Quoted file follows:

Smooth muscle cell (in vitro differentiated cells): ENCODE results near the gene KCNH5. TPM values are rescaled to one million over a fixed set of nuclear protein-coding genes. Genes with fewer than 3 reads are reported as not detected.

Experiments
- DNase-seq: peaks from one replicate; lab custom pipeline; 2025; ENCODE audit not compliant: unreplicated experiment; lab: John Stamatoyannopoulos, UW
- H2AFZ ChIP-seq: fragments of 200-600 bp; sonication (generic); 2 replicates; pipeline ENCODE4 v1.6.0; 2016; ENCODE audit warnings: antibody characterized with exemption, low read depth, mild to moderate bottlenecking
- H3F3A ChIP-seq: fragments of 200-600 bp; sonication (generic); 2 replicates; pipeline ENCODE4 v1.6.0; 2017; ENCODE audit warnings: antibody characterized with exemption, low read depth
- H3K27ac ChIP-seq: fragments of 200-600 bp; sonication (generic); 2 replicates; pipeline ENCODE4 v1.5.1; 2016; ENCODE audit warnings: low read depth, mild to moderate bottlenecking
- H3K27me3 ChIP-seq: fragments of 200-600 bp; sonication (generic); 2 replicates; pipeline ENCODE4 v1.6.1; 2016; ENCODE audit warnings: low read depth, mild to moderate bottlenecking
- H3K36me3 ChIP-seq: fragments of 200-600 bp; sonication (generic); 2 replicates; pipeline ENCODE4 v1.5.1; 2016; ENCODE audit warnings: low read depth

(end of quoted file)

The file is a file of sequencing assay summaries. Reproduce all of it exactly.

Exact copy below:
Smooth muscle cell (in vitro differentiated cells): ENCODE results near the gene KCNH5. TPM values are rescaled to one million over a fixed set of nuclear protein-coding genes. Genes with fewer than 3 reads are reported as not detected.

Experiments
- DNase-seq: peaks from one replicate; lab custom pipeline; 2025; ENCODE audit not compliant: unreplicated experiment; lab: John Stamatoyannopoulos, UW
- H2AFZ ChIP-seq: fragments of 200-600 bp; sonication (generic); 2 replicates; pipeline ENCODE4 v1.6.0; 2016; ENCODE audit warnings: antibody characterized with exemption, low read depth, mild to moderate bottlenecking
- H3F3A ChIP-seq: fragments of 200-600 bp; sonication (generic); 2 replicates; pipeline ENCODE4 v1.6.0; 2017; ENCODE audit warnings: antibody characterized with exemption, low read depth
- H3K27ac ChIP-seq: fragments of 200-600 bp; sonication (generic); 2 replicates; pipeline ENCODE4 v1.5.1; 2016; ENCODE audit warnings: low read depth, mild to moderate bottlenecking
- H3K27me3 ChIP-seq: fragments of 200-600 bp; sonication (generic); 2 replicates; pipeline ENCODE4 v1.6.1; 2016; ENCODE audit warnings: low read depth, mild to moderate bottlenecking
- H3K36me3 ChIP-seq: fragments of 200-600 bp; sonication (generic); 2 replicates; pipeline ENCODE4 v1.5.1; 2016; ENCODE audit warnings: low read depth